By Mark D. Segal
Readers of my previous two articles on the cost of printing with theEpson 4000and theEpson 4800will be familiar with the methodology explained there for recording the data and allocating costs between ink for printing and ink for cleaning.
When I acquired anEpson 3800last October, I thought it would be a simple matter to clone the same Excel spreadsheet and implement the same analysis for a long enough time period to collect a reliable sample of information from which to calculate trustworthy Epson 3800 printing cost estimates. It was not to be, because in Epson driver version 5.51 for Windows, comprehensive information about the amount of ink used for maintenance is no longer reported – definitely not in the nozzle check print-outs as it used to be, and some of it only in a cumbersome manner by activating the LFP remote panel for each job. I won’t speculate as to why Epson made this change to the driver’s behaviour, but rather focus on the ink for printing data the driver does report and the work-around I developed for estimating ink used in maintenance.
Now that I have used this printer for about 9 months and made the equivalent of over 1400 “standard prints” 1 , I have enough information for reporting reliable printing costs – with one revealing twist. Over this period, my printing had two distinct categories: one being “Yellowstone in Winter”, and the other “everything else”. The distinguishing characteristic is that the Yellowstone images have lots of snow and the others don’t. It uses much less ink to reproduce light, snowy scenes than it does for the other stuff, which is more colorful and more saturated. Therefore I dismissed the overall average ink use for the entire output as not generally useful and instead disaggregated the data into the Yellowstone and non-Yellowstone categories. The interest of this experience is that it shows just how substantially ink usage can vary depending on the character of the image, and therefore why large data samples are needed for deriving reliable results. Unless most of your photography is of winter scenes or equivalent, I would recommend the non-Yellowstone results as the more indicative of the printer’s general-purpose performance. Hence I’ll report the two sets of results and then explain the derivation of the ink usage for maintenance.
Chart 1 shows the distribution of results for 32 non-Yellowstone print sessions. In aggregate there were 395 SPs consuming 252 ml of ink, or 0.64 ml/SP, or 0.012 ml/sq.in. About 58% of the SPs fell within a range of 0.6~0.7 ml/SP. Chart 2 shows the same information for the 36 Yellowstone print sessions; in this case about 981 SP using 515 ml of ink, or about 0.53 ml/SP – 0.0097 ml/sq. in. About 66% of the SPs fell within a range of 0.5~0.6 ml/SP.
1 A “standard print” (SP) is 9*6 inches of coverage (54 sq.in.) on an 11*8.5 inch sheet. Actual ink coverage varies from image to image and each is recorded in the data base, then converted to “SP-equivalent”.
Chart 1 – Non-Yellowstone ml/SP
Chart 2 – Yellowstone ml/SP
(The blue arrows show the average ml/SP)
Most of the printing was done on Ilford Gold Fibre Silk, and the rest on Epson Premium Luster Photo Paper. I have not switched inks or printed on matte papers with this printer.
Here in Toronto, my cost of ink is CAD 63 (including both sales taxes) per 80 ml cartridge, or CAD 0.79/ml. Hence the average ink cost is either CAD 0.50/SP (CAD 0.0093/sq.in.) or CAD 0.41/SP (CAD 0.0077/sq.in.) for non-Yellowstone or Yellowstone respectively.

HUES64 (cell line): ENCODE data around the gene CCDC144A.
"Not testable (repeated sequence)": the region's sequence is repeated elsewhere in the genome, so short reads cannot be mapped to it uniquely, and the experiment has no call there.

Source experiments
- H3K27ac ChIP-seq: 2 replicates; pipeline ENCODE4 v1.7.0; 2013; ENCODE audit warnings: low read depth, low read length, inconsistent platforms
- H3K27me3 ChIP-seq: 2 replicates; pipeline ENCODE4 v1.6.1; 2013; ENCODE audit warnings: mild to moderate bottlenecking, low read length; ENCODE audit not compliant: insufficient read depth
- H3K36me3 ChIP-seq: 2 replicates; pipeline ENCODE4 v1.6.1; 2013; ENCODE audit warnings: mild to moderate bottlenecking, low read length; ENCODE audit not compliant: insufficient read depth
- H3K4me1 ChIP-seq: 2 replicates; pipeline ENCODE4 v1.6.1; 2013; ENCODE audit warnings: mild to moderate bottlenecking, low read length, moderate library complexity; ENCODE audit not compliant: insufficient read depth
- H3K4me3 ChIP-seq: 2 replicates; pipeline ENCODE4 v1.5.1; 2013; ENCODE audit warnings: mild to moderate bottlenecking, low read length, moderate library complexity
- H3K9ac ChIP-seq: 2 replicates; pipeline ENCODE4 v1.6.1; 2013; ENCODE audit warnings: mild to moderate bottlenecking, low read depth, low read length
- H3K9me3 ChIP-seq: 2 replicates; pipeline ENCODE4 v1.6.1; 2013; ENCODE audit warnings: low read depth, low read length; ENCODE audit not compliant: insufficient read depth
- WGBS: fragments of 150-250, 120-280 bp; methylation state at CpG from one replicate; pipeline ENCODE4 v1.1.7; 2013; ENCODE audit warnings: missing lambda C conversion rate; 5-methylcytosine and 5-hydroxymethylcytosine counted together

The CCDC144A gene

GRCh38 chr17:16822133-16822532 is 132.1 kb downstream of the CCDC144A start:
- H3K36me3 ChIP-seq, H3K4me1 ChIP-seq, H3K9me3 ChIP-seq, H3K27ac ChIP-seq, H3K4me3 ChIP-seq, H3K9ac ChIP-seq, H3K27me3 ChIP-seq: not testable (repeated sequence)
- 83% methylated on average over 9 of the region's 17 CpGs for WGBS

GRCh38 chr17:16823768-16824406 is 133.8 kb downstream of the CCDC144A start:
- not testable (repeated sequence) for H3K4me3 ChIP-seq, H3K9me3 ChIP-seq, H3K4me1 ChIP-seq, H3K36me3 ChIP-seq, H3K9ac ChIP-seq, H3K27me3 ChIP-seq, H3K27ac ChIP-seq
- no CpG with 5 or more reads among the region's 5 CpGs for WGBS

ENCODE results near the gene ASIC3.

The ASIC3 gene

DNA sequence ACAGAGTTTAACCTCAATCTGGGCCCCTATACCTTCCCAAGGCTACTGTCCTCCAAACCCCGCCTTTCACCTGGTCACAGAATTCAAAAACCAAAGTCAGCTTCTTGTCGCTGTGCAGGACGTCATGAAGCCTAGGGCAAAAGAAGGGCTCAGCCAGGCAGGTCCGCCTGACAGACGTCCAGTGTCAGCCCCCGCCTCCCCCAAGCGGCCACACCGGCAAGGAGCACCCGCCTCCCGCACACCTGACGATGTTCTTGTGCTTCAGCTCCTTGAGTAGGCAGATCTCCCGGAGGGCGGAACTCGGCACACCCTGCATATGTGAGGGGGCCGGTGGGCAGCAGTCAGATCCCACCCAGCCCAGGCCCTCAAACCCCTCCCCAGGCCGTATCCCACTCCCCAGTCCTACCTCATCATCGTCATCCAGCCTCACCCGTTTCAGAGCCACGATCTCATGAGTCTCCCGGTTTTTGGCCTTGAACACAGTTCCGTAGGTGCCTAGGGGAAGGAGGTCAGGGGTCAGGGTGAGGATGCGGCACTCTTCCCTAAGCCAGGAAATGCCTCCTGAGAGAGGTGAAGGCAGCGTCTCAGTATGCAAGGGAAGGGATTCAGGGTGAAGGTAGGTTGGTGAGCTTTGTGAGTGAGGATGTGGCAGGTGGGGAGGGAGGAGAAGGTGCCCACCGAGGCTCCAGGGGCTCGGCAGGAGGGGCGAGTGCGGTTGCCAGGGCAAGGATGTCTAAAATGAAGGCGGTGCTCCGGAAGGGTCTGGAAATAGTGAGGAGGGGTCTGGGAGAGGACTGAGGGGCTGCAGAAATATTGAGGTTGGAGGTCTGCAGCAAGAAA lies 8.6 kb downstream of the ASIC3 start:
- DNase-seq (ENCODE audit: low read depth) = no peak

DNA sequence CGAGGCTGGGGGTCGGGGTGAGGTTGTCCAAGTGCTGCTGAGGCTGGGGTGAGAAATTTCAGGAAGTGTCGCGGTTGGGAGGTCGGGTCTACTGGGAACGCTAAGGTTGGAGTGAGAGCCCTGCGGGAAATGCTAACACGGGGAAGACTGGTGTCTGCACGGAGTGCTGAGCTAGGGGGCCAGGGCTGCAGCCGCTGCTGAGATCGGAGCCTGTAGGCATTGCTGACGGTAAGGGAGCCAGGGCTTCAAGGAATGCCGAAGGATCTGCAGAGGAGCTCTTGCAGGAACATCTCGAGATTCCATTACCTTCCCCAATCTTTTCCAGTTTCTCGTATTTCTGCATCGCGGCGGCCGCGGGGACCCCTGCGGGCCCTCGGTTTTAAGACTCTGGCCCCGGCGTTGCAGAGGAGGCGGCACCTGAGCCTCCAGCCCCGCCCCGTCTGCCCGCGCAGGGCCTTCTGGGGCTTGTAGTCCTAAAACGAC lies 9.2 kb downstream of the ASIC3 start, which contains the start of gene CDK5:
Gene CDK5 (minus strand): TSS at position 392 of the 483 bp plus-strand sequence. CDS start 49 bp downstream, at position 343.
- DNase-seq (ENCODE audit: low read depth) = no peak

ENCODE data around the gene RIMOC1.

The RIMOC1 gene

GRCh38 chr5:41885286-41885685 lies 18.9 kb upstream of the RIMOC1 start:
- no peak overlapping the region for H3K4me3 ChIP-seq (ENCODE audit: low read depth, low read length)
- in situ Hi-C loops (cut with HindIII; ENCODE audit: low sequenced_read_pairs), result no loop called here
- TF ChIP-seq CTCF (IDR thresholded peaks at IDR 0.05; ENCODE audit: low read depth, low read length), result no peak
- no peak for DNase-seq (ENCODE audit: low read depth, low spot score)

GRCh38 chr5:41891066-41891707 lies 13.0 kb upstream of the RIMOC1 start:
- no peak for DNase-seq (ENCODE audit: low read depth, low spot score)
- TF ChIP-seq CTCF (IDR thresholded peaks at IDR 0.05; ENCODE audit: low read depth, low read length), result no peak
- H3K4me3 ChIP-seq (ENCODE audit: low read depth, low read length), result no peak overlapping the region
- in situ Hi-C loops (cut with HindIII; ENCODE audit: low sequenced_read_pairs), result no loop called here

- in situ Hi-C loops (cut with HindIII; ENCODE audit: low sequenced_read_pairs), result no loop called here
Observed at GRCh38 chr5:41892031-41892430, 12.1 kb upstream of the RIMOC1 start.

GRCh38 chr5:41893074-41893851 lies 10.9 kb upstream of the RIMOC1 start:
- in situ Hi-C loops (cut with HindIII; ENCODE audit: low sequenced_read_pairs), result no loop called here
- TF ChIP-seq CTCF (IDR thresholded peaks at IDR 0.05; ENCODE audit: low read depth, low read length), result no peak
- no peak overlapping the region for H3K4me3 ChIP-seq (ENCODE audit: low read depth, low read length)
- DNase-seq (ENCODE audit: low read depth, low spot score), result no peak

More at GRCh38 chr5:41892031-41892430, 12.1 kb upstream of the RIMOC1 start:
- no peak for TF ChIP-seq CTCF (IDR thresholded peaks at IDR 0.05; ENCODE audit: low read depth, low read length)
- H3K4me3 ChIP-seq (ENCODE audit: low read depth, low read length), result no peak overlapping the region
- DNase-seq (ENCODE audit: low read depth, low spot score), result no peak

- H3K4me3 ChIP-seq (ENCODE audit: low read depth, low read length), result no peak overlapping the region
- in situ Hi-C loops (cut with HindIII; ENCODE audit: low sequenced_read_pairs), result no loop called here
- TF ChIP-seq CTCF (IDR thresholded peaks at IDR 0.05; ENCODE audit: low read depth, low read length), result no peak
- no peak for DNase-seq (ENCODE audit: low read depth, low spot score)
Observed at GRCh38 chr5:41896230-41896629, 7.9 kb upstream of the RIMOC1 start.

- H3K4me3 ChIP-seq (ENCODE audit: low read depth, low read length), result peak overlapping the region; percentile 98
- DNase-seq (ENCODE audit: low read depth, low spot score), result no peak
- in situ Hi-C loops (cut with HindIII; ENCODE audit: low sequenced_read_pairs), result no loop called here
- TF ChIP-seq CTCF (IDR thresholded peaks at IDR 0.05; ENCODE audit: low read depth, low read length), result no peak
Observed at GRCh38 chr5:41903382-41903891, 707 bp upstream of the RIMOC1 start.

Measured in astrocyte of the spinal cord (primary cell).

To make a full-frame (e.g. Canon 1Ds3, Nikon D3) print on a 13*19 sheet allowing a minimum one inch margin on each dimension, the printed area is 16.5 * 11 inches, or 181.5 sq.in., the ink cost is CAD 1.69 for a typical (non-Yellowstone) print without considering the use of ink for maintenance. (A 13*19 sheet of Ilford GFS paper costs CAD 2.80 including taxes here, hence the aggregate cost of a print this size rounds-up to CAD 4.50 for ink and paper, before ink for maintenance.
To extract the total amount of ink for maintenance from Epson’s closet I used what I call a “total inventory” approach – a balance sheet of ink coming in versus ink going out, the residual value being the ink consumed for maintenance. I “took stock” on June 2 nd , 2008.
Total Assets is the usable ink which came with the printer, being 595 ML (my machine had already used a bit of ink before I installed it at home, hence I did not start with a full load of 8*80 ml 2 ), added to which is all the ink I purchased since installing it, being 960 ml, yielding a Total Asset figure of 1555 ml. Total Accountable Disposition includes sealed inventory, inventory in the printer and ink used for prints. The difference between Total Assets and the sum of those three dispositions is the residual, which must be ink used for maintenance. This is shown in Chart 3.
Chart 3: Ink for Maintenance
The Unaccounted Loss was 153 ml, being the difference between Total Assets and Total Accounted. Total ink used is therefore the 731 ml used for prints plus the 153 ml loss, summing to 884 ml. Losses are therefore 17% of the total, or about 21% of ink used for prints. Hence on average, the cost of ink for a print should be multiplied by about 1.2 to take account of losses.
By the way, this printer produces stunning colour and B&W, and in the nine months I’ve been using it, I’ve only experienced one obvious episode of clogging.
By Mark D. Segal
2 The machine has 9 cartridges, but Matte Black is not in contention here because it is never used.
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